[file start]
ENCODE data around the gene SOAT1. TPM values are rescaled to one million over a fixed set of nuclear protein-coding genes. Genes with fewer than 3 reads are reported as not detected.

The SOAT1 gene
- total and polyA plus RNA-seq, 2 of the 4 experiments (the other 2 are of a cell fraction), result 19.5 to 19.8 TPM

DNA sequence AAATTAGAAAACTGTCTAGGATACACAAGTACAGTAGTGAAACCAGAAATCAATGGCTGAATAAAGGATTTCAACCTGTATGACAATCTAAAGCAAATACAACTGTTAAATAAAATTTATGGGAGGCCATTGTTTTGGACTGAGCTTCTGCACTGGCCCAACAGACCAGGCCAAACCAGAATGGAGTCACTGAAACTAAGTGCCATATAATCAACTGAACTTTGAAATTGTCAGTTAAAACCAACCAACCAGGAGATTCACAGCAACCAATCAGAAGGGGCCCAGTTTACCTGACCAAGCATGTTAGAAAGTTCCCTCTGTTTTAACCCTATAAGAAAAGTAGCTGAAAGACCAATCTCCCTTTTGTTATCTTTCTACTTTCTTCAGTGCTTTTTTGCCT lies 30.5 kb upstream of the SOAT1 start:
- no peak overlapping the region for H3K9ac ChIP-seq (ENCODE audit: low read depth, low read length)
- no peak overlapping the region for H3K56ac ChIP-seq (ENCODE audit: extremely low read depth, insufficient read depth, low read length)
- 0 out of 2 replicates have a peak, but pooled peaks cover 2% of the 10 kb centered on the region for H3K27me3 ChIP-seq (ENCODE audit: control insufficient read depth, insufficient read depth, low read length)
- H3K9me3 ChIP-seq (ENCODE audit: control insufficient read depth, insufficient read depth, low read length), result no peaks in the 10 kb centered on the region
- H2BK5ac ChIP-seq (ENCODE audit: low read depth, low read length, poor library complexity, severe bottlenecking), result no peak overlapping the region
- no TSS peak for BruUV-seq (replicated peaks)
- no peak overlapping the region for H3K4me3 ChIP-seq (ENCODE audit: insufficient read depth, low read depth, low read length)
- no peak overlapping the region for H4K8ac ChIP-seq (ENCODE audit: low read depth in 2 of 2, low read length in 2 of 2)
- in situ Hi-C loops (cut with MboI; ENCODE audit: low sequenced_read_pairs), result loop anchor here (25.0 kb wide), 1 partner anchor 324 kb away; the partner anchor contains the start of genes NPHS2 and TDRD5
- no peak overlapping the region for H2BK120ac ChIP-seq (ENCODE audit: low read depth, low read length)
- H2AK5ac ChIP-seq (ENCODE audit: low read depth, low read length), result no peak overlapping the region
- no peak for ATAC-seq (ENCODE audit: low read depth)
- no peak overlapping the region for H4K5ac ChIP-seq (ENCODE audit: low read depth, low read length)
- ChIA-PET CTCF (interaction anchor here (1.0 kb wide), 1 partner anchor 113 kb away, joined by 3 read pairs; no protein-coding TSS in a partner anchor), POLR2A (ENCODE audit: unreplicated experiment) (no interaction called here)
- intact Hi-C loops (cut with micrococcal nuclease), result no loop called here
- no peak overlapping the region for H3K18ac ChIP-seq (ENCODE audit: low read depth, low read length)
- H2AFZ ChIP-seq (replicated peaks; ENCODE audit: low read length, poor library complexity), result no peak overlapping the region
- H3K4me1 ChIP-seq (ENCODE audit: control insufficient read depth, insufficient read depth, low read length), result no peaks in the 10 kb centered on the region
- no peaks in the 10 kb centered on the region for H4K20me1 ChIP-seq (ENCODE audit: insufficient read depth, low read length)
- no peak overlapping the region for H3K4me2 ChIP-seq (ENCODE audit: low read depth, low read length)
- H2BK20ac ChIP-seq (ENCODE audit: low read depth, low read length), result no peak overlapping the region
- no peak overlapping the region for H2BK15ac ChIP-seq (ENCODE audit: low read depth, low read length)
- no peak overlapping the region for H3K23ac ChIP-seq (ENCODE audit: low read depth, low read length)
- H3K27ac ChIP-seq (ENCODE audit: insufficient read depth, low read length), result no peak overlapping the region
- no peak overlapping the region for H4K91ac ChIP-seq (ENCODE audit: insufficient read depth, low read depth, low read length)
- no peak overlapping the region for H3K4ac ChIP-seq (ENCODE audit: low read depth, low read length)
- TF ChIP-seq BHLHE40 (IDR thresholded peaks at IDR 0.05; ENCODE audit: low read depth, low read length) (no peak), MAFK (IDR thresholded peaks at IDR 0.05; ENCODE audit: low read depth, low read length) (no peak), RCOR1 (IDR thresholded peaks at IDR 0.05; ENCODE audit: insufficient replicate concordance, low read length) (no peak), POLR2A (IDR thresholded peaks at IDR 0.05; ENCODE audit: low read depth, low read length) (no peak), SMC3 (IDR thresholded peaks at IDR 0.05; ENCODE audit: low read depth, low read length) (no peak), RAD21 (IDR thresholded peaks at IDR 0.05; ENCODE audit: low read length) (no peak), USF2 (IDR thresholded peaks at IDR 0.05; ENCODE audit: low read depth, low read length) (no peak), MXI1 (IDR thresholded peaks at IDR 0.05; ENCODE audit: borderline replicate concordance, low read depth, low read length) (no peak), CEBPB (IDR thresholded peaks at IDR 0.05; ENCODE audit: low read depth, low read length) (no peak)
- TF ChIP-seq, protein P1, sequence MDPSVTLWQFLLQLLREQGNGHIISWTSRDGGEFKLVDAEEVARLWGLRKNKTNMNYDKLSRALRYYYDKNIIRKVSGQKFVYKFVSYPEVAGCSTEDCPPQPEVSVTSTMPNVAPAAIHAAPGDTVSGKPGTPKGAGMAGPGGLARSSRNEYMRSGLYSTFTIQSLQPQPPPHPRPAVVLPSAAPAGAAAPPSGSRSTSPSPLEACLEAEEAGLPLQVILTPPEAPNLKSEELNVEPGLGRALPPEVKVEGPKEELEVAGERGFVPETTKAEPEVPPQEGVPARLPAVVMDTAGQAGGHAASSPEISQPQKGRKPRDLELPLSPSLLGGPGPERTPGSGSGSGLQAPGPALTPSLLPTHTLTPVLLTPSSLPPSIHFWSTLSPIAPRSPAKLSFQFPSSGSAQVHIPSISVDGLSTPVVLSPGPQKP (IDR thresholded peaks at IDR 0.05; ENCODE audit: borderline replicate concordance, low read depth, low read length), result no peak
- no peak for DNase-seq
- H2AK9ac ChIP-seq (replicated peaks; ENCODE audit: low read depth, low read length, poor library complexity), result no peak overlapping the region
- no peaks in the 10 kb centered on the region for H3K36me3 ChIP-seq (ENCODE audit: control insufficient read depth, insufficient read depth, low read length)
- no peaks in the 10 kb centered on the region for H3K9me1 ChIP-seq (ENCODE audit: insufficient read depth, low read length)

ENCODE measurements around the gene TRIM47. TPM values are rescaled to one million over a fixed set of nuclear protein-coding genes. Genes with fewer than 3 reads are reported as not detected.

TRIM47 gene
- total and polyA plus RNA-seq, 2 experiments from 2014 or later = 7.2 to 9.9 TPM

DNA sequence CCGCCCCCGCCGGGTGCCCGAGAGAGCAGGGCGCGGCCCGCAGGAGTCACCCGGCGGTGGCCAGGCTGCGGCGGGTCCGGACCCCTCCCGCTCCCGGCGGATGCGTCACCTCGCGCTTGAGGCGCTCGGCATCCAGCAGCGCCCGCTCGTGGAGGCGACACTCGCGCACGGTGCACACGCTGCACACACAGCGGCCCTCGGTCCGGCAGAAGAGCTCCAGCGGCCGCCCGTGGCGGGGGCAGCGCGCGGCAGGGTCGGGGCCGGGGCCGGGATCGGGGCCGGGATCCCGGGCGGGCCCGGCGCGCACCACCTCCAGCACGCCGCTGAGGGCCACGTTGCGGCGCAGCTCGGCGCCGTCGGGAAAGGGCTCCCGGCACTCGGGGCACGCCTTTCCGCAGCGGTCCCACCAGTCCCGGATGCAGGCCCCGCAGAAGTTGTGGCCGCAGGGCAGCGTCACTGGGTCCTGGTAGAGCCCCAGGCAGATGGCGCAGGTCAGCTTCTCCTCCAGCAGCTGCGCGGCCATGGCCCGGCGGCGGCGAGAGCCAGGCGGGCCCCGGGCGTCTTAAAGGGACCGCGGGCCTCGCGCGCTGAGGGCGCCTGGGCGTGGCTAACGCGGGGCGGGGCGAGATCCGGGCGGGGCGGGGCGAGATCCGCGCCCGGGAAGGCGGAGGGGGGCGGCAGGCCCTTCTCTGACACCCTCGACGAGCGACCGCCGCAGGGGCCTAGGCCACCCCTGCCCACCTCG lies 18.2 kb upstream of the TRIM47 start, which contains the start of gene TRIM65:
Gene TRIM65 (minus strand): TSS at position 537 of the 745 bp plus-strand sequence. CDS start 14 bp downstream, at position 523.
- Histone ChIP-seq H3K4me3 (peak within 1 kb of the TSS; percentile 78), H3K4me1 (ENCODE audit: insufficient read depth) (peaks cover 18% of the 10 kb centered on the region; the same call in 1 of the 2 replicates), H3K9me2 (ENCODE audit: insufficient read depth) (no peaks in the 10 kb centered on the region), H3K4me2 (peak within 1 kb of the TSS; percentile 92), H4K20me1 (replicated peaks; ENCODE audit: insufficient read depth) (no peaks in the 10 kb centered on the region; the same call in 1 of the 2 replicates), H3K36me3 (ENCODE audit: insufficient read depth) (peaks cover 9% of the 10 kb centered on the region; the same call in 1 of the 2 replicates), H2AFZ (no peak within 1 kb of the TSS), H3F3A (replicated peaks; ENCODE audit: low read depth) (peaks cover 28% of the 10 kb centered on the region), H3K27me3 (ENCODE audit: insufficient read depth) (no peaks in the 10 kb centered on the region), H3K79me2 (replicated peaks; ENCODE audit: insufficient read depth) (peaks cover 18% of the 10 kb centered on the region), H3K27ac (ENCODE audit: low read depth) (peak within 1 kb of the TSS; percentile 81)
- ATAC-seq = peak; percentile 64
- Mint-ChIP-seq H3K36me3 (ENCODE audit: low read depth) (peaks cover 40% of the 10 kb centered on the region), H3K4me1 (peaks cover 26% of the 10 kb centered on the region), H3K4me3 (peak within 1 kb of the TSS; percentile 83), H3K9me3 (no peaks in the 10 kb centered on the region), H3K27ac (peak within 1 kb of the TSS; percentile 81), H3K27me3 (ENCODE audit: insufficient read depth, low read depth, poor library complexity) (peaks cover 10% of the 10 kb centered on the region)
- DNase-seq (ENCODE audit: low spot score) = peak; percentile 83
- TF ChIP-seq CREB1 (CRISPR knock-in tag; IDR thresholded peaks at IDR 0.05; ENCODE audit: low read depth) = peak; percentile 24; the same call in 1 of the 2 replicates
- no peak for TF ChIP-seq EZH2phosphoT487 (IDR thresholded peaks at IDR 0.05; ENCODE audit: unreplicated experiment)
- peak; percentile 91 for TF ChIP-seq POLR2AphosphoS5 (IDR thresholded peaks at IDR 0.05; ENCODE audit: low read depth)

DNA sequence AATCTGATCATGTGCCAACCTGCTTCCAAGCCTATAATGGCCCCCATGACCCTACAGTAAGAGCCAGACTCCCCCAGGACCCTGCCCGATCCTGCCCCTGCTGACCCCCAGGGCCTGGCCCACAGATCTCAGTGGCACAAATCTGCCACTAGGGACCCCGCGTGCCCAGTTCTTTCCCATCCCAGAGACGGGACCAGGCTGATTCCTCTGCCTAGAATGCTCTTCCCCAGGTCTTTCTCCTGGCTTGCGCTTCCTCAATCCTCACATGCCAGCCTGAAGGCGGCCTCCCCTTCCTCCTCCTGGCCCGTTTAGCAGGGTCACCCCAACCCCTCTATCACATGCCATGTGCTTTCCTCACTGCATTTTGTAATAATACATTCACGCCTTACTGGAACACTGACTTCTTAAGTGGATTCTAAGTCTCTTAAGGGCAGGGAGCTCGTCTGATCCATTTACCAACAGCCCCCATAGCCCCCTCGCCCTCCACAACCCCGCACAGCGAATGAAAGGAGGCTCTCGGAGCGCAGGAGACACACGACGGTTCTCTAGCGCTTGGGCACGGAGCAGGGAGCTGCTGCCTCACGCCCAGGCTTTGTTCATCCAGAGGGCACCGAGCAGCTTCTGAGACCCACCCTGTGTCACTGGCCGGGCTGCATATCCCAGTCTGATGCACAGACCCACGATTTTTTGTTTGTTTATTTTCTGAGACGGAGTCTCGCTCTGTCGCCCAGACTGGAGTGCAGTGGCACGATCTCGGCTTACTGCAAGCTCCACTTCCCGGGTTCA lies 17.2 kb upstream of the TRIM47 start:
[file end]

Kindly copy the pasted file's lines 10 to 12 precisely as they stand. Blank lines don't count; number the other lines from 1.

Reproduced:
- no TSS peak for BruUV-seq (replicated peaks)
- no peak overlapping the region for H3K4me3 ChIP-seq (ENCODE audit: insufficient read depth, low read depth, low read length)
- no peak overlapping the region for H4K8ac ChIP-seq (ENCODE audit: low read depth in 2 of 2, low read length in 2 of 2)